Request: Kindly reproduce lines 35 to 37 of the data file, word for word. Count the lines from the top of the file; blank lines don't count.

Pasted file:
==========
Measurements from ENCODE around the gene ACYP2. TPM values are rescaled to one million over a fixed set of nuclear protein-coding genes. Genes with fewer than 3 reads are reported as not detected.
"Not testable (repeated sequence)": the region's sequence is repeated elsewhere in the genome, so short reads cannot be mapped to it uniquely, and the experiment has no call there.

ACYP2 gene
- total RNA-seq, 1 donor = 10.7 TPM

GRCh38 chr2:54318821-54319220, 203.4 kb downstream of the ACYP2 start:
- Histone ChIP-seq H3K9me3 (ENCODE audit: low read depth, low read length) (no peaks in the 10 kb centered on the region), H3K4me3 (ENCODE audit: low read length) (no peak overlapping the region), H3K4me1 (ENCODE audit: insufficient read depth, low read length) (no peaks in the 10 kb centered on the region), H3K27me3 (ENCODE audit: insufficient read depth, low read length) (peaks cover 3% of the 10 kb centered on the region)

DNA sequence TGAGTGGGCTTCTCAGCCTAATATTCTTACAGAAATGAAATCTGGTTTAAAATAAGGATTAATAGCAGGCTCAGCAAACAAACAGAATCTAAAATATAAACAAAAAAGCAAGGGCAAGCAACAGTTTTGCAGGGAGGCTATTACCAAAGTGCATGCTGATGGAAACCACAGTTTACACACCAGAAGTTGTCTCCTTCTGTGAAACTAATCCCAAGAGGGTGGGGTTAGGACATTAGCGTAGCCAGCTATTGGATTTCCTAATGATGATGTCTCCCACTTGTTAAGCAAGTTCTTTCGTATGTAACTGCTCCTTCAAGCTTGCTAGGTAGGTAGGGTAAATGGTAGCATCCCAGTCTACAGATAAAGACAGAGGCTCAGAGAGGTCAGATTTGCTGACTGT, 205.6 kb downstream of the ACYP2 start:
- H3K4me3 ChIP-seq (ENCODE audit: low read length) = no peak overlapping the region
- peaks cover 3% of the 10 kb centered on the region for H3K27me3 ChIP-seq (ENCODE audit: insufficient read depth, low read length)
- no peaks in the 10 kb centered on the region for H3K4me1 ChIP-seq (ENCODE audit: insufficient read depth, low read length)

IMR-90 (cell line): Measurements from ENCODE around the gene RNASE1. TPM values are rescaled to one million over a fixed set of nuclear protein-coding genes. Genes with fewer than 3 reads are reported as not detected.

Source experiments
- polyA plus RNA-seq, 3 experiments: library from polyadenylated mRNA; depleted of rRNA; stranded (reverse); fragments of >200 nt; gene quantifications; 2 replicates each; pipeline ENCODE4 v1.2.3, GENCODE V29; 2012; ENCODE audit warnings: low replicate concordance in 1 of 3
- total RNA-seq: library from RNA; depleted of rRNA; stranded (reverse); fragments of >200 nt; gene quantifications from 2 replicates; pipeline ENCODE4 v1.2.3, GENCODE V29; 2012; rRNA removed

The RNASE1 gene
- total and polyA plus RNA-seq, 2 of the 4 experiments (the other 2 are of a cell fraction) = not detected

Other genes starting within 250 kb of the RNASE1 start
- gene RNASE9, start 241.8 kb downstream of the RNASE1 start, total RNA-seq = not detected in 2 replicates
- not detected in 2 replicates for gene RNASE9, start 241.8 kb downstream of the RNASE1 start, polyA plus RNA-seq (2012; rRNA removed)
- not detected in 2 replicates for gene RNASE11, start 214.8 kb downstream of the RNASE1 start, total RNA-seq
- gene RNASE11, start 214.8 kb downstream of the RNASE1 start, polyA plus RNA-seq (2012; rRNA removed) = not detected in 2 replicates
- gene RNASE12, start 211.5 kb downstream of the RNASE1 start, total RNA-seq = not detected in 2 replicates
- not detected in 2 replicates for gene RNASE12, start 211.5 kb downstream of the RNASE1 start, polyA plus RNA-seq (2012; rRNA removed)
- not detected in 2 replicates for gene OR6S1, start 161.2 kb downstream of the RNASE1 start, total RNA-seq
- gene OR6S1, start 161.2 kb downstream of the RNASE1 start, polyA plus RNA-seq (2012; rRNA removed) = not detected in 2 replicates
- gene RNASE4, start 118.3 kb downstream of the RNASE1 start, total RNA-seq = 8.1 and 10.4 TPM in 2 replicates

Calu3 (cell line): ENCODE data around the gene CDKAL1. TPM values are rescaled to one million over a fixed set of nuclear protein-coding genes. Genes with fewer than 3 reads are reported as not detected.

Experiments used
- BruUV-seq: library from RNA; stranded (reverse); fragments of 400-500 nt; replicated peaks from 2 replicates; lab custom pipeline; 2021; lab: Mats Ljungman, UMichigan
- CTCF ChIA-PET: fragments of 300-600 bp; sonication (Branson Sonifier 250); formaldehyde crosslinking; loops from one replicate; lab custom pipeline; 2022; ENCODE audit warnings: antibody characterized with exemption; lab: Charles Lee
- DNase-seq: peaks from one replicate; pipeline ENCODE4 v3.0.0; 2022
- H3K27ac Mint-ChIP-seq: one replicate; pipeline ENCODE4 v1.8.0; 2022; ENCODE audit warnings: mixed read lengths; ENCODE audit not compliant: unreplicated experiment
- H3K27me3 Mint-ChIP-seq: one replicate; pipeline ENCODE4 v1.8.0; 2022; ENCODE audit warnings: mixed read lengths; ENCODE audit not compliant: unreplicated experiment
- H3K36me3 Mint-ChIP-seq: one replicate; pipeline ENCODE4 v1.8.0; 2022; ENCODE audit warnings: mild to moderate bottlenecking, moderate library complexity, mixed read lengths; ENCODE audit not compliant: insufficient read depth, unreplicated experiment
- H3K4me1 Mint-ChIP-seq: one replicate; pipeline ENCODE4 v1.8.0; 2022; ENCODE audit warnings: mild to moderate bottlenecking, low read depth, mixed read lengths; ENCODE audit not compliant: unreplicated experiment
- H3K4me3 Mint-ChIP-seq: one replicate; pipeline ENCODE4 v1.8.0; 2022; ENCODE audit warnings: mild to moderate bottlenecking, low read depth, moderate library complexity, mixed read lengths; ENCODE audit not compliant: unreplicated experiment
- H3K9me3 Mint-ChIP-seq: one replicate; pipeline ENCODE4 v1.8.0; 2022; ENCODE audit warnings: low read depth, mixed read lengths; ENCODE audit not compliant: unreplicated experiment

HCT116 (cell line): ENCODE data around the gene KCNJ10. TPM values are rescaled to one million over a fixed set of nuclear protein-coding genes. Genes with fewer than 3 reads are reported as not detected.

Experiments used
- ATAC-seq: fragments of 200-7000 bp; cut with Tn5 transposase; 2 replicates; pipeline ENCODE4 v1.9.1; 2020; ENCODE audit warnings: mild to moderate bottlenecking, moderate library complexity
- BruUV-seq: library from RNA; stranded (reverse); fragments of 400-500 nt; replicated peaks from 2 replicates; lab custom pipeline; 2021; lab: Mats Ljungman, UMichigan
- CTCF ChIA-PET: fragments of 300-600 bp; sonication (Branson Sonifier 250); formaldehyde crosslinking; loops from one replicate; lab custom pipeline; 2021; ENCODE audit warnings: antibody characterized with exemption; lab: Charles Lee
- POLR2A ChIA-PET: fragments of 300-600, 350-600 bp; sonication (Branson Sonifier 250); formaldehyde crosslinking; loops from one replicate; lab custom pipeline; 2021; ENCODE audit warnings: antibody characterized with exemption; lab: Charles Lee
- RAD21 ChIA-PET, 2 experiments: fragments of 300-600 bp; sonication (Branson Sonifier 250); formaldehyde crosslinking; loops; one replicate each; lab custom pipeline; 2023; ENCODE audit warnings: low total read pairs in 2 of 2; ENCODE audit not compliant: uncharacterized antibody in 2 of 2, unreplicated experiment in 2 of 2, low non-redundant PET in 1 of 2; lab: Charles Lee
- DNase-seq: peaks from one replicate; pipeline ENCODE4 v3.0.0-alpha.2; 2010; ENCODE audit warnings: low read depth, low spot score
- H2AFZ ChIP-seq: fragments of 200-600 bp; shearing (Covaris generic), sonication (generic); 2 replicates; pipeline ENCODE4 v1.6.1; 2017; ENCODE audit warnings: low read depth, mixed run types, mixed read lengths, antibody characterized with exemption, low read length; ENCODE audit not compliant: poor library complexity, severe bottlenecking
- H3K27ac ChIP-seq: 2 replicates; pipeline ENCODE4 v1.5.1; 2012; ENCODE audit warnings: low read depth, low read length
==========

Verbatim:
- H3K4me1 Mint-ChIP-seq: one replicate; pipeline ENCODE4 v1.8.0; 2022; ENCODE audit warnings: mild to moderate bottlenecking, low read depth, mixed read lengths; ENCODE audit not compliant: unreplicated experiment
- H3K4me3 Mint-ChIP-seq: one replicate; pipeline ENCODE4 v1.8.0; 2022; ENCODE audit warnings: mild to moderate bottlenecking, low read depth, moderate library complexity, mixed read lengths; ENCODE audit not compliant: unreplicated experiment
- H3K9me3 Mint-ChIP-seq: one replicate; pipeline ENCODE4 v1.8.0; 2022; ENCODE audit warnings: low read depth, mixed read lengths; ENCODE audit not compliant: unreplicated experiment